PISA FAQ

  • PISA and Accessible and Buried Surface Area

    The 'View' 'Interface' option, using JMol, from the 'Interface Details' page, gives a excellent indication of the meaning of these terms. The non-interfacing atoms which are solvent accessible, are coloured light blue and dark blue for the two molecules respectively. Inaccessible atoms are coloured grey. These are more easily seen if you zoom into the display. (mouse wheel forward). It is apparent from this display that the solvent molecules would not fit into the holes where the grey atoms are. Interfacing atoms, (atoms which are part of interfacing residues), those atoms which are exposed to the other molecule and not the solvent, and may be involved in bonding across the interface, are coloured red and green respectively. Note: not all the atoms in an interfacing residue will be involving in interface formation or contact. Some may be exposed to the solvent and some may be inaccessible. This can be confirmed by hovering the mouse over a particular atom, when information about residue number and atom name is displayed. This is confirmed by inspection of the detailed table at the bottom of the 'Details' view.

    Accessible surface area calculations are based on finite element analysis (numerical analysis calculation) as a full exact analysis using integrals is "quite complex" even for something like water. A water probe of 1.4A in diameter is rolled over the surface of the protein and the sum of all sampled points in contact with this probe represents the surface area normalised by the precision of the element analysis.

    A second approximation is that the calculation uses enhanced radii to approximate the position of hydrogen atoms. This is clearly a significant aproximation as hydrogen atom positions are not isotropic around the parent atom, so increasing the radius of an atom to take account of the hydrogen create significant error.

    Finally - the calculation of the ASA of the interface is calculated as follows: (all numbers are A^2)

    If T is the total accessible surface area of the combined molecular components A:B where ":" is the interface between A and B, then you can see this total excludes the interface area.

    If TA and TB are the surface area of each molecular component A and B :-

    When A is in contact with B then the burried area of this contact of A MUST be the same as the area on B - since they are the same mutual contact.

    Therefore the missing area for A:B due to : is the same on A and B in isolation - so the measure of contact ":" missing in the A:B complex is counted twice - once in TA and once in TB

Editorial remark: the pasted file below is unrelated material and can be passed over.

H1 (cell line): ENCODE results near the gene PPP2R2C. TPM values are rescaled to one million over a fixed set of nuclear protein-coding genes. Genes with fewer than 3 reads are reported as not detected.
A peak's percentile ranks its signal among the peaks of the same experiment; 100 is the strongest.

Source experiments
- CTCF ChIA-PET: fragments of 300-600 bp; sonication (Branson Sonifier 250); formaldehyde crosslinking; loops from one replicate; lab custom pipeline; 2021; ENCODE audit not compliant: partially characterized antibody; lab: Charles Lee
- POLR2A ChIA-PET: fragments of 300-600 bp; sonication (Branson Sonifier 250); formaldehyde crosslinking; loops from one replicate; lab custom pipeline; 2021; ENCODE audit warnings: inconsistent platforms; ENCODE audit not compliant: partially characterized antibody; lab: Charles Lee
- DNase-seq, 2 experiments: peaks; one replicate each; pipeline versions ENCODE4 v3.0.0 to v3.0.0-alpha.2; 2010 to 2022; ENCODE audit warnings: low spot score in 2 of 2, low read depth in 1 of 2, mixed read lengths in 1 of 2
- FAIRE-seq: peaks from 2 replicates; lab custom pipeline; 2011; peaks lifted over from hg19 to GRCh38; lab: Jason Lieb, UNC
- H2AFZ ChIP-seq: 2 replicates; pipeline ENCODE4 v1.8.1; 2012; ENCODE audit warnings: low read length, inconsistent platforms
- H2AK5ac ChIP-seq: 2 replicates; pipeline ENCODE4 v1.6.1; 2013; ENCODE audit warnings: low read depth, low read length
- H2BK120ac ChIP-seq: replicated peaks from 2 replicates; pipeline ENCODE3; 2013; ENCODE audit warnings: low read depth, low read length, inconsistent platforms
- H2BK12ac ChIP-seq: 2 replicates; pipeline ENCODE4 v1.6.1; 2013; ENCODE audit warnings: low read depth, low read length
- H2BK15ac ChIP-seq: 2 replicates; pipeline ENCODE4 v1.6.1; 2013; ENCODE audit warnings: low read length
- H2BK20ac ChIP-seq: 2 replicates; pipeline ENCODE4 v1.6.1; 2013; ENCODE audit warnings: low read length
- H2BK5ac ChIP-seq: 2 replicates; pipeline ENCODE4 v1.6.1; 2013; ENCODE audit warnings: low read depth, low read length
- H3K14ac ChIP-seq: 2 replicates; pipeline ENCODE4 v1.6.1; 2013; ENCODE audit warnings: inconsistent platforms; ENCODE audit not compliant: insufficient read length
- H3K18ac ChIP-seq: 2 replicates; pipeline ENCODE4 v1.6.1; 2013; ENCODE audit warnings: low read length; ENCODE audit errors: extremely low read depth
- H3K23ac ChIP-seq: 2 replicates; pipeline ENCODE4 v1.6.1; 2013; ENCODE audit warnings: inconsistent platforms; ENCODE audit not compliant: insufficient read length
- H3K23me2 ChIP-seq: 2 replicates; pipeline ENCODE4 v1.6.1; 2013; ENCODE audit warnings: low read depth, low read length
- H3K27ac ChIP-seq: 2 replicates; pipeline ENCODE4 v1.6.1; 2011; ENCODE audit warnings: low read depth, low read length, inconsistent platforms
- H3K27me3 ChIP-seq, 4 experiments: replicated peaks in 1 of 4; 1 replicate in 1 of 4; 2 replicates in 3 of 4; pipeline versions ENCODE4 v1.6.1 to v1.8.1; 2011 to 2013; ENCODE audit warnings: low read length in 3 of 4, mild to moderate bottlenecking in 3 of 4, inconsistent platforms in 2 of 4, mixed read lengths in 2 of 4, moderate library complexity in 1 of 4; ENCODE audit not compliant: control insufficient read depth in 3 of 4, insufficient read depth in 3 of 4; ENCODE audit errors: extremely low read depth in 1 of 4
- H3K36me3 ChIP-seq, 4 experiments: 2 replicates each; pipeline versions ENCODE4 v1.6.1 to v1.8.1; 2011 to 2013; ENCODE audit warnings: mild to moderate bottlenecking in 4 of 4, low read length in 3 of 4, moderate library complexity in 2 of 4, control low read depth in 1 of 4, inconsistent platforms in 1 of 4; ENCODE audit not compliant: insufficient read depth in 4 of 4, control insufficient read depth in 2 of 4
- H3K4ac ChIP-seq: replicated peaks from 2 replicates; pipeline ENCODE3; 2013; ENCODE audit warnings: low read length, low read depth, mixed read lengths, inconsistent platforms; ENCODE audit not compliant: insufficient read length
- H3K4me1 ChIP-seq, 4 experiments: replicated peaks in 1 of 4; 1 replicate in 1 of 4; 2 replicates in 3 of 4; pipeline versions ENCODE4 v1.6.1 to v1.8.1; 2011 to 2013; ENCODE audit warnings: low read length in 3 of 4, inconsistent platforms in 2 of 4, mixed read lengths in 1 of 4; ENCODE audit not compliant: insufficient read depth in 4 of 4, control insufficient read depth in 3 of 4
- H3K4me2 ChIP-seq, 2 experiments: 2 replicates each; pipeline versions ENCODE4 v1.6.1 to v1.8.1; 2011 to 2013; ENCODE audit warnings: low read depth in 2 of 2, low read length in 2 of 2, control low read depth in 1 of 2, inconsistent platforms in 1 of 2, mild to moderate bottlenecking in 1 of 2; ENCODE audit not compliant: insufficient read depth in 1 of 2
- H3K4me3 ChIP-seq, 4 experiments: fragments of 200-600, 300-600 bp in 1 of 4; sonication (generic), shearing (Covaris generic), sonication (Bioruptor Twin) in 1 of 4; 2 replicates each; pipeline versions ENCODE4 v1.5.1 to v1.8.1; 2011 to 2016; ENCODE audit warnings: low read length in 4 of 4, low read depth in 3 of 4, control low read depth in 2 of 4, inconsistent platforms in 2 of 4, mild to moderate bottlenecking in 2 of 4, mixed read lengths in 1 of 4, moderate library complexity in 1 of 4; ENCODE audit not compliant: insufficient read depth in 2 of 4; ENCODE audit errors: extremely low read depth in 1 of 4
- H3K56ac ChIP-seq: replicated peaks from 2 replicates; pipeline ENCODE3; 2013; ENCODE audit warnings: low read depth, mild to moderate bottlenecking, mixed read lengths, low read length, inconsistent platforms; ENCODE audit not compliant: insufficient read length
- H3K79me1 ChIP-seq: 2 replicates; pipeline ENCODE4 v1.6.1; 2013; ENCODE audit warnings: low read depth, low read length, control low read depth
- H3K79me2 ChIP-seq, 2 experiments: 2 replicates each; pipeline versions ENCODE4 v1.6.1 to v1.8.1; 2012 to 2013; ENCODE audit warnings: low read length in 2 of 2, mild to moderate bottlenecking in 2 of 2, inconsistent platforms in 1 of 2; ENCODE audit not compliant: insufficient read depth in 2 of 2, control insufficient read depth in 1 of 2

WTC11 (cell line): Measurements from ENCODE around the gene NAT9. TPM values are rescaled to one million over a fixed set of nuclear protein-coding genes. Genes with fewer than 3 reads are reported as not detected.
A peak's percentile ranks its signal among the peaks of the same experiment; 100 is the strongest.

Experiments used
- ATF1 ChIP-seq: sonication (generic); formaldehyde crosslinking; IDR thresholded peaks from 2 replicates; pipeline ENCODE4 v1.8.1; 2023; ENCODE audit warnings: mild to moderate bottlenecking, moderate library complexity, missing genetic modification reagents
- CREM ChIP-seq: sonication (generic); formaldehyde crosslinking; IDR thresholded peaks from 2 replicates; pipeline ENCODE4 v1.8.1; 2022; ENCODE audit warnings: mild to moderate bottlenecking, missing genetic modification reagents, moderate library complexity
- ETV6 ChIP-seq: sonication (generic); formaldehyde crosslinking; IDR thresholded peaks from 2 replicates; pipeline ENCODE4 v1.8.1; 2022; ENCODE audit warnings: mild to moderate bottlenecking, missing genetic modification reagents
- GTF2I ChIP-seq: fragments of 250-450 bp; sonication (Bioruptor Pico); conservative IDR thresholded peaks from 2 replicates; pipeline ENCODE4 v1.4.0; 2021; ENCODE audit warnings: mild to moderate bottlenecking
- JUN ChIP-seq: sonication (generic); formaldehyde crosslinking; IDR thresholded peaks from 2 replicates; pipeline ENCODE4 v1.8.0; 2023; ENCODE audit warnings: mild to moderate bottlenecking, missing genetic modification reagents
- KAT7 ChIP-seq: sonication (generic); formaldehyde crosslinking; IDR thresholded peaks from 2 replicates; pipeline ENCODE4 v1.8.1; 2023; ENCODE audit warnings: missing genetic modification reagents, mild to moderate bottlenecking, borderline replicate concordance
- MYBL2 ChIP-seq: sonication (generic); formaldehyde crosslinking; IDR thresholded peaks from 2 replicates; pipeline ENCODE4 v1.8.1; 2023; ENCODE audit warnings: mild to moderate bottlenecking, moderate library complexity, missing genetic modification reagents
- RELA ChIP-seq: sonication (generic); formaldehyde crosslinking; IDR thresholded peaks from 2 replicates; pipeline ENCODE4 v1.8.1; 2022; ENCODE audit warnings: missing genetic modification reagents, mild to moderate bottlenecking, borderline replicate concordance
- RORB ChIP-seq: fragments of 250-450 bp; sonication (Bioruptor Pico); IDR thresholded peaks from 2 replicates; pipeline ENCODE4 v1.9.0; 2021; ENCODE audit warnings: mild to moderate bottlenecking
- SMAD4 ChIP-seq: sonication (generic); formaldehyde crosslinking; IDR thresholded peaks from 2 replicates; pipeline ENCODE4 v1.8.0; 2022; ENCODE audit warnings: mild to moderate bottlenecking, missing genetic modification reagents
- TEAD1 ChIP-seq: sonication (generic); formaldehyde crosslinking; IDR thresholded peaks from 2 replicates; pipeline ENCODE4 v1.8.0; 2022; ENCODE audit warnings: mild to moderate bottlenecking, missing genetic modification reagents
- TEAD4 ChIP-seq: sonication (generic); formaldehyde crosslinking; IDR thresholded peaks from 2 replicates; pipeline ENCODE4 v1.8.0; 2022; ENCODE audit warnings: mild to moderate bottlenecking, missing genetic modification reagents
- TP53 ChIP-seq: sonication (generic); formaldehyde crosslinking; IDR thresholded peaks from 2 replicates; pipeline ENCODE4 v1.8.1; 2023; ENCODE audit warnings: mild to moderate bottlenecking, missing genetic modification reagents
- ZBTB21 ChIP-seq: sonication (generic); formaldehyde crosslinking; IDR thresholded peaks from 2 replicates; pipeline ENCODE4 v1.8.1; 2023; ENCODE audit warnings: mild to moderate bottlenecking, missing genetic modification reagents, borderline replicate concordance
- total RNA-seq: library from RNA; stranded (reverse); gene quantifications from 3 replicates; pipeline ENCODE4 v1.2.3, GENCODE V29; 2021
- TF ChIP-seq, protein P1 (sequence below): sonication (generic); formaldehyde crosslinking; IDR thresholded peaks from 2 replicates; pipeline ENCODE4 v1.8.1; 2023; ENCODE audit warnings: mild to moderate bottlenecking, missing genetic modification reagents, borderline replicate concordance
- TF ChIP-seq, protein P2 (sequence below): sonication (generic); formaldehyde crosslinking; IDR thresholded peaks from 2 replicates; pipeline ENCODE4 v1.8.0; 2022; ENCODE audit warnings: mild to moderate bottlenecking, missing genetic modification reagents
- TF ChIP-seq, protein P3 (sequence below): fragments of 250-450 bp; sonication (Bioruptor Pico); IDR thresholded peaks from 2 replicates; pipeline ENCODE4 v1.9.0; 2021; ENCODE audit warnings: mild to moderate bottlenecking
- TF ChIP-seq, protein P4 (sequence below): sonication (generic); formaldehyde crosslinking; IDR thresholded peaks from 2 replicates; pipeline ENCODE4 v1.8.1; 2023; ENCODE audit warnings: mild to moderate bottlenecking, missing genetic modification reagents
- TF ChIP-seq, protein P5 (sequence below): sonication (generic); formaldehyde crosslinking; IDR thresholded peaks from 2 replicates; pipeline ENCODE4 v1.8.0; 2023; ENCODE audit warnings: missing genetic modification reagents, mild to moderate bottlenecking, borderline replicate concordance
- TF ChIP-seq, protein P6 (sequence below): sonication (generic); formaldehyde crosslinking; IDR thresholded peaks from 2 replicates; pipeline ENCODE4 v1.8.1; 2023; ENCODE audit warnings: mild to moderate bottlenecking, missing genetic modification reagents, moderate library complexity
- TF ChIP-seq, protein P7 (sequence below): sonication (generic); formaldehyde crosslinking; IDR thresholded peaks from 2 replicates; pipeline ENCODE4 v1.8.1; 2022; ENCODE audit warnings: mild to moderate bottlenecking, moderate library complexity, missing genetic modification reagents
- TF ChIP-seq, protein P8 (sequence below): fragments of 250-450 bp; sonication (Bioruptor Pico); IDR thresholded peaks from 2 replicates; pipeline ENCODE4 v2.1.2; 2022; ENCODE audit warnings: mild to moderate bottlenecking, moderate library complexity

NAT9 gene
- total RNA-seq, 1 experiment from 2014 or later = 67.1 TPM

Interface Area : = (TA + TB - T) / 2.0

    So if TA = 1000, TB = 2000, T = 2500

    interface area = ((1000 + 2000) - 2500) / 2.0 = 250

  • Table help information Most of the tables in PISA and Fold have headers which are also links, to pages of help on that column.
  • Calculations for delta G and delta H.

    The calculations used in PISA are described fully within the documentation and pages here... http://www.ebi.ac.uk/msd-srv/prot_int/picite.html and also A. SHRAKE AND J. A. RUPLEY 'Environment and Exposure to Solvent of Protein Atoms. J. Mol.Biol. (1997), 79, 351-371

    The calculations for delta G and delta H are very sensitive to approximations used though-out ;

    • There are no hydrogen atoms in most protein depositions which means an average enhanced (and spherical) approximation is used
    • Potential functions within proteins are not an exact science with electrostatic and non-bonding
    • interactions particularly problematic. In the former case this is very dependent on the dielectric constant which ranges from 80 in bulk solvent to 4 within the core of a protein and are highly variable based on local environment.
    • delta G and delta H are related based on the entropy of the system - which is normally estimated on the number of degrees of freedom - ie a guesstimate.
    • Water is a very difficult molecule to describe energetically, the fact it is a liquid at room temperature is a chemical anomoly; with a triple point at zero C. Most calculations are based on a dipole approximation though a quadrupole is slightly better. Since the association of protein chains is the absence of water on 2 protein surfaces, then the potential function is estimated using entropy, and this is a large guesstimate..

      Therefore the differences you see between programs are because of these estimations. The aim of PISA is to determine the likelyhood of assembly association and all calculations are optimised to produce a good estimate of likelyhood of correctly identify quaternary structure. I cannot comment on the FoldX program. It is very likely that these 2 programs result in different results.

    • Downloading as plain text. The current PISA program does not allow the 'Interfacing Residues' information to be downloaded as plain text.

      However, programs do exist to convert XML to CSV and other formats. Alternatively, if you have just a few entries to look at, you could copy and paste the information into a plain text editor.

    • Differences in Accessible Surface Area results from other programs The calculations of Accessible Surface Area (ASA) presented by PISA do not use any external packages.

      Some information is given in the documentation here: http://www.ebi.ac.uk/msd-srv/prot_int/picite.html and also A. SHRAKE AND J. A. RUPLEY 'Environment and Exposure to Solvent of Protein Atoms. J. Mol.Biol. (1997), 79, 351-371